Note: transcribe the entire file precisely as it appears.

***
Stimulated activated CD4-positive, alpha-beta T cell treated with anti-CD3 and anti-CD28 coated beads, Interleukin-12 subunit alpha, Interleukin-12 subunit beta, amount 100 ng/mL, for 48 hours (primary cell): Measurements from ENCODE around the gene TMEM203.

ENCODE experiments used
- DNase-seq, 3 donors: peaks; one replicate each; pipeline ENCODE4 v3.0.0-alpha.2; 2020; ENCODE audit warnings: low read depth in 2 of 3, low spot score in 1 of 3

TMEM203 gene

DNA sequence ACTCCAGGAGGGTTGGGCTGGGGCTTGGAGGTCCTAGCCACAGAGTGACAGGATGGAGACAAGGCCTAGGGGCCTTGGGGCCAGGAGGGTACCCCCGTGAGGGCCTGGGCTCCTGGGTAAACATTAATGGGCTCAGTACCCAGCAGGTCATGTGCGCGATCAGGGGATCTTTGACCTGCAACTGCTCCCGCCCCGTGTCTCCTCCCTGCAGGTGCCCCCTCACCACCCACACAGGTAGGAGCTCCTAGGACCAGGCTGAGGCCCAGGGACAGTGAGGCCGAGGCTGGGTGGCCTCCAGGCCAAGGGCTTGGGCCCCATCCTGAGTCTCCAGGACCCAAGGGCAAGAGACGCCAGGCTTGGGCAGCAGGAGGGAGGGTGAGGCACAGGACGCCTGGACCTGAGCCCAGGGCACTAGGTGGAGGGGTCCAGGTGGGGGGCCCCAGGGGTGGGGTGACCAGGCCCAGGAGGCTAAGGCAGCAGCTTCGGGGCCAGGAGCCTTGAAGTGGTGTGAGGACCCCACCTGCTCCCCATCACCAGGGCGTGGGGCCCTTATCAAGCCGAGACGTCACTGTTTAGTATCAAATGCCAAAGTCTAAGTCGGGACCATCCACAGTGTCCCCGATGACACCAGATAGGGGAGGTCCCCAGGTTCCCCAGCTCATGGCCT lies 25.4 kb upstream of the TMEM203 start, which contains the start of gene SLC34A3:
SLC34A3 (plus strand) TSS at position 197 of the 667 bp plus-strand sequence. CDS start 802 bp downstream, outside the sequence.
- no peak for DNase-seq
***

Stimulated activated CD4-positive, alpha-beta T cell treated with anti-CD3 and anti-CD28 coated beads, Interleukin-12 subunit alpha, Interleukin-12 subunit beta, amount 100 ng/mL, for 48 hours (primary cell): Measurements from ENCODE around the gene TMEM203.

ENCODE experiments used
- DNase-seq, 3 donors: peaks; one replicate each; pipeline ENCODE4 v3.0.0-alpha.2; 2020; ENCODE audit warnings: low read depth in 2 of 3, low spot score in 1 of 3

TMEM203 gene

DNA sequence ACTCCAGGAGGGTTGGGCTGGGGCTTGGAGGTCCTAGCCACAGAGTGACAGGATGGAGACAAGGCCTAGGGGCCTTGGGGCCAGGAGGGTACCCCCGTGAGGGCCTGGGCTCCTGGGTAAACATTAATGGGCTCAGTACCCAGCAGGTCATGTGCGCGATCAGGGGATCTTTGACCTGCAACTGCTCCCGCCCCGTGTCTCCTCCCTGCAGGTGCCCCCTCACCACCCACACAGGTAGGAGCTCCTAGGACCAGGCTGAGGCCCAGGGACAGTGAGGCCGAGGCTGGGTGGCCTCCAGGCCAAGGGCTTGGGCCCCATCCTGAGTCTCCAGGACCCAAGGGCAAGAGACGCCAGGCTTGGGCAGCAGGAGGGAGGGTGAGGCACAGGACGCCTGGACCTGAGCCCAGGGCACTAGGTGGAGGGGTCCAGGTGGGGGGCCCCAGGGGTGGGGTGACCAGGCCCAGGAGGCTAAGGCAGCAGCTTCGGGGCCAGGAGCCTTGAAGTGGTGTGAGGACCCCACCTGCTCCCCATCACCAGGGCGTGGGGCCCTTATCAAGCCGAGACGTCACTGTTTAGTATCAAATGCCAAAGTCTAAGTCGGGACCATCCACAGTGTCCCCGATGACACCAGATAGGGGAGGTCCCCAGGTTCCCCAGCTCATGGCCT lies 25.4 kb upstream of the TMEM203 start, which contains the start of gene SLC34A3:
SLC34A3 (plus strand) TSS at position 197 of the 667 bp plus-strand sequence. CDS start 802 bp downstream, outside the sequence.
- no peak for DNase-seq